Optical sensory arrays for the detection of urinary bladder cancer‐related volatile organic compounds

Simian Zhu, Stella Corsetti, Qifan Wang, Chunhui Li, Zhihong Huang, Ghulam Nabi (Lead / Corresponding author)

Research output: Contribution to journalArticlepeer-review

17 Citations (Scopus)
125 Downloads (Pure)


Non-invasive detection of urinary bladder cancer remains a significant challenge. Urinary volatile organic compounds (VOCs) are a promising alternative to cell-based biomarkers. Herein, we demonstrate a novel diagnostic platform based on an optic fluorescence sensor array for detecting urinary bladder cancer VOCs biomarkers. This study describes a fluorescence-based VOCs sensor array detecting system in detail. The choice of VOCs for the initial part was based on an extensive systematic search of the literature and then followed up using urinary samples from patients with urinary bladder transitional cell carcinoma. Canonical discriminant analysis (CDA) and partial least squares discriminant analysis (PLS-DA) was employed and correctly detected 31/48 urinary bladder cancer VOC biomarkers and achieved an overall 77.75% sensitivity and 93.25% specificity by PLS-DA modelling. All five urine samples from bladder cancer patients and five healthy controls were successfully identified with the same sensor arrays. Overall, the experiments in this study describe a real-time platform for non-invasive bladder cancer diagnosis using fluorescence-based gassensor arrays. Pure VOCs and urine samples from the patients proved such a system to be promising, however further research is required using a larger population sample.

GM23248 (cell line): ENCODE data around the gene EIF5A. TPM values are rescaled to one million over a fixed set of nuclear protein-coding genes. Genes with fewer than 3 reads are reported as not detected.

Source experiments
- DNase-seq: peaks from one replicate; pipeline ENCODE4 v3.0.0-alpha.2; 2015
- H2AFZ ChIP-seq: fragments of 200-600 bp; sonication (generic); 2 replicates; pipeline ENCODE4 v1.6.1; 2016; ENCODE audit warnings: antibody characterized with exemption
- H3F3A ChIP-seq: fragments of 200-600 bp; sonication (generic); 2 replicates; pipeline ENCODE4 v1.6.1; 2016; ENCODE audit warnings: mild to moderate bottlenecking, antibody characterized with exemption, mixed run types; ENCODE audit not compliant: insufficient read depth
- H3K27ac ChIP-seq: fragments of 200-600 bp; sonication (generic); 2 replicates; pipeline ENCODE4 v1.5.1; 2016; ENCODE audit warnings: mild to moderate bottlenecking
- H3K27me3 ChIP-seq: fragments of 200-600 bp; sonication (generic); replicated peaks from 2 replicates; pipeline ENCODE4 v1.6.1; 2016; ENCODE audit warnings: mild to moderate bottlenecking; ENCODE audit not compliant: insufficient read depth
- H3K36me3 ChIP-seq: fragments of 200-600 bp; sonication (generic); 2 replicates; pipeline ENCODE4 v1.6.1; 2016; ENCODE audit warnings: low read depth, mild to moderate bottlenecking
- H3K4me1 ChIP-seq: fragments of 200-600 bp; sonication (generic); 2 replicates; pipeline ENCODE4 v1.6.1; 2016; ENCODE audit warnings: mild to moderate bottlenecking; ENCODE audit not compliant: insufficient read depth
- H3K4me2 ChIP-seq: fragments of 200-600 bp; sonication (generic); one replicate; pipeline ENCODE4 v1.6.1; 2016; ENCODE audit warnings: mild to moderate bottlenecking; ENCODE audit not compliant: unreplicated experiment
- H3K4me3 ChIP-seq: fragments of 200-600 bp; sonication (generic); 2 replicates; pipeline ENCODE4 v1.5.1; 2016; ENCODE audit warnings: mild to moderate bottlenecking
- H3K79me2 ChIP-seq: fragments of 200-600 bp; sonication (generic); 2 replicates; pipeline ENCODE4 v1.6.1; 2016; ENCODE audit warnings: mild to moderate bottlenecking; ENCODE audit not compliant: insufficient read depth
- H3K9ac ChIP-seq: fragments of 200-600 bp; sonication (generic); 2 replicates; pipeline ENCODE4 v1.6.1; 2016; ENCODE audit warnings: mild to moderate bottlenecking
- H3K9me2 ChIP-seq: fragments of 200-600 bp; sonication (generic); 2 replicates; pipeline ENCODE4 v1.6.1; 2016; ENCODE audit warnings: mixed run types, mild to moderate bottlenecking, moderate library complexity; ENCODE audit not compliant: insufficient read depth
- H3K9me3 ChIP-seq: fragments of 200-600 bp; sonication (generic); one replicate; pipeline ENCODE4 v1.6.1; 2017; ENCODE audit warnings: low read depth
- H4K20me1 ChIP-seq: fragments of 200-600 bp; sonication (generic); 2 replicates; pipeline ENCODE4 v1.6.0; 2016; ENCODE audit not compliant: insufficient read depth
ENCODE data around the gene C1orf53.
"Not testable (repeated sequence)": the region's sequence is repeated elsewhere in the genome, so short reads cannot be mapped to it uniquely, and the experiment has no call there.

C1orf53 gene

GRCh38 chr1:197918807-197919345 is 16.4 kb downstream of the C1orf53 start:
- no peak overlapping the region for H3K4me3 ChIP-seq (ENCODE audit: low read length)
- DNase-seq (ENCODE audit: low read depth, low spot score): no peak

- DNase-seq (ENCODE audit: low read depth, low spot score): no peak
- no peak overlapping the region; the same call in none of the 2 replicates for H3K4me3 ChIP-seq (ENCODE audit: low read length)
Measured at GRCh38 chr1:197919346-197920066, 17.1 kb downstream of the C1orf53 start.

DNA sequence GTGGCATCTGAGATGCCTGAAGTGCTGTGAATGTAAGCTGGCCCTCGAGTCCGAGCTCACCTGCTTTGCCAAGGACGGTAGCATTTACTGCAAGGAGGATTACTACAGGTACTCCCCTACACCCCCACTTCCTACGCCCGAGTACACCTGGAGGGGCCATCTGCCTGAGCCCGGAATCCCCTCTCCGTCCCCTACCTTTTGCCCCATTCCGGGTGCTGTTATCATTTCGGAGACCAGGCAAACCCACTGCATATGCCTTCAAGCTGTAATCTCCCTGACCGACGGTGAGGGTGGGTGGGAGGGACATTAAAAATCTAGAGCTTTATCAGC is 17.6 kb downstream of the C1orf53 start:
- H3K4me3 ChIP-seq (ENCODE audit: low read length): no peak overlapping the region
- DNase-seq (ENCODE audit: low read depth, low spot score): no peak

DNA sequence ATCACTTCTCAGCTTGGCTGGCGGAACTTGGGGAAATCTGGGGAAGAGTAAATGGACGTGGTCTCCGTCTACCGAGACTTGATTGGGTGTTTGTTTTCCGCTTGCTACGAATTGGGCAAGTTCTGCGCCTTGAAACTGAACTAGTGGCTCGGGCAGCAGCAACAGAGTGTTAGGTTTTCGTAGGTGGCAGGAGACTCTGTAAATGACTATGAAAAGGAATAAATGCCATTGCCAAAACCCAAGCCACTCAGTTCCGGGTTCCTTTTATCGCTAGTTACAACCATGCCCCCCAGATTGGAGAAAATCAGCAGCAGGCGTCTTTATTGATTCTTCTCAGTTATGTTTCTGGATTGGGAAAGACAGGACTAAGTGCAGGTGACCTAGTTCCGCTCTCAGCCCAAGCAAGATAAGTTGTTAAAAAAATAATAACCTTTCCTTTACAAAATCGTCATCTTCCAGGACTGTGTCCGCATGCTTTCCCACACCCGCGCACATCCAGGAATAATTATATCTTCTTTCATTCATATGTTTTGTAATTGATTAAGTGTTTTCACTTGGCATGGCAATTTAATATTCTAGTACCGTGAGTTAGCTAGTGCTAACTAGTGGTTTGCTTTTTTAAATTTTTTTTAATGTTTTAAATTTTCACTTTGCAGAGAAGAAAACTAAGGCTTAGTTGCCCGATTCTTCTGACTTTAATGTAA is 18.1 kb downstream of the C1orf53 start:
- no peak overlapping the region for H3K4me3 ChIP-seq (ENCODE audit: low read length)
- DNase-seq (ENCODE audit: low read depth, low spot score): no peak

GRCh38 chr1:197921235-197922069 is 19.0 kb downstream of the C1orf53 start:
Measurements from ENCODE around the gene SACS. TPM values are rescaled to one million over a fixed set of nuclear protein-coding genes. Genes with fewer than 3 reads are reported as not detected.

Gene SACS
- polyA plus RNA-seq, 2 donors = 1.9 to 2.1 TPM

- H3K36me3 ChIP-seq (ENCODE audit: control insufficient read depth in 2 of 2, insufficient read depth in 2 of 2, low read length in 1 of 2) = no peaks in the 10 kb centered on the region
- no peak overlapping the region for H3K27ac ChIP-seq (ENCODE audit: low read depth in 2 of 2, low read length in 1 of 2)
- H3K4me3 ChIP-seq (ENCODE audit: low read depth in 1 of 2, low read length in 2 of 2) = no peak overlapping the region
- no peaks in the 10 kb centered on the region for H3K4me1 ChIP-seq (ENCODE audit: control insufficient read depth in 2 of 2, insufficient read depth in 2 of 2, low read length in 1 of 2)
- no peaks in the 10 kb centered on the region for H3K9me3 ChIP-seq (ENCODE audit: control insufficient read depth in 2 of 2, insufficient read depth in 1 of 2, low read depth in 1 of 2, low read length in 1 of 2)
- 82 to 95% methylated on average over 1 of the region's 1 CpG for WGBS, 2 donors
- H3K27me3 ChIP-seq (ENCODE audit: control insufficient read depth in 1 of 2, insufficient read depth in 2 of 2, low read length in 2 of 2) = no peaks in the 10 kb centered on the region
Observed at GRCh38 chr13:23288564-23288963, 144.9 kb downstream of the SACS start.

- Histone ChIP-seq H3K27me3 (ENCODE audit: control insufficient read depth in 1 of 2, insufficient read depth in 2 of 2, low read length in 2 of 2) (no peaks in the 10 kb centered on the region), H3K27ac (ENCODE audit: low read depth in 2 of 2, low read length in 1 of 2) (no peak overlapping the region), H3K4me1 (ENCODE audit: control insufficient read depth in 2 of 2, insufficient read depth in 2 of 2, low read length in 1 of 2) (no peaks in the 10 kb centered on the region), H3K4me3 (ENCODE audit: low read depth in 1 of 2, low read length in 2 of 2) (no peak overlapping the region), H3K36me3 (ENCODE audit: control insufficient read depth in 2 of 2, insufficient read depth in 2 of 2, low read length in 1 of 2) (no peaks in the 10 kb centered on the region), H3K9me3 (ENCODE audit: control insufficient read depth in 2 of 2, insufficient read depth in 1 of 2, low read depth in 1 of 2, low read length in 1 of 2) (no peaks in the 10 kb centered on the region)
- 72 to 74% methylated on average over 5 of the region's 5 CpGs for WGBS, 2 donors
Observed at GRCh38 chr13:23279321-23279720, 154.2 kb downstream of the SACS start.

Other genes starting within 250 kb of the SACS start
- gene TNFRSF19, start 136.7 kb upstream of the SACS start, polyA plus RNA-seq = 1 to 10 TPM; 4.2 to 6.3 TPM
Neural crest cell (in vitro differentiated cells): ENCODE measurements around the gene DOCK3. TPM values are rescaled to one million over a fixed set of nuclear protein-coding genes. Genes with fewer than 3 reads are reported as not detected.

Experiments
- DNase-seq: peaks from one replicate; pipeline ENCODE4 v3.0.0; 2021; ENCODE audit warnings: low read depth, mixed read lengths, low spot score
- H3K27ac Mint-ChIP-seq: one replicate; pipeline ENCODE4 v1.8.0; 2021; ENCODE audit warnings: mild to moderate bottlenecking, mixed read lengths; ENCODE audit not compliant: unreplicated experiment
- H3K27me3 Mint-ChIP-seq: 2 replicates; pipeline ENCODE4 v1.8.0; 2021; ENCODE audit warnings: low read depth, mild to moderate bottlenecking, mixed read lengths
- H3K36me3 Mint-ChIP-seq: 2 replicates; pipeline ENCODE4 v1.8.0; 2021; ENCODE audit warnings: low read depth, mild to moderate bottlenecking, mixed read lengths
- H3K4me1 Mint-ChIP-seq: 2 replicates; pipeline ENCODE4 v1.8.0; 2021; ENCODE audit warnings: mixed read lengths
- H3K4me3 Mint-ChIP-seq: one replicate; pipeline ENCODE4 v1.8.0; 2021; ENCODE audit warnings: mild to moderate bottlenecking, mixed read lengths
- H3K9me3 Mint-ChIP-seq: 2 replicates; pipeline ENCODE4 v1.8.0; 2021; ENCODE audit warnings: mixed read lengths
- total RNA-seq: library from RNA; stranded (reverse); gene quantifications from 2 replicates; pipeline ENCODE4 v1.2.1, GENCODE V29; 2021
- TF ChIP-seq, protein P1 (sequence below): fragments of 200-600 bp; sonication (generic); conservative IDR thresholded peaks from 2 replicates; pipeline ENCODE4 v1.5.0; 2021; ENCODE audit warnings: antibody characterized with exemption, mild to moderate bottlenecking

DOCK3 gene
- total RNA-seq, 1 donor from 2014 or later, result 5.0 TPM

Original languageEnglish
Article numbere201800165
Pages (from-to)1-10
Number of pages10
JournalJournal of Biophotonics
Issue number10
Early online date31 Aug 2018
Publication statusPublished - Oct 2019


  • bladder cancer
  • urinary volatile organic compounds
  • fluorescence gas sensory arrays


Dive into the research topics of 'Optical sensory arrays for the detection of urinary bladder cancer‐related volatile organic compounds'. Together they form a unique fingerprint.

Cite this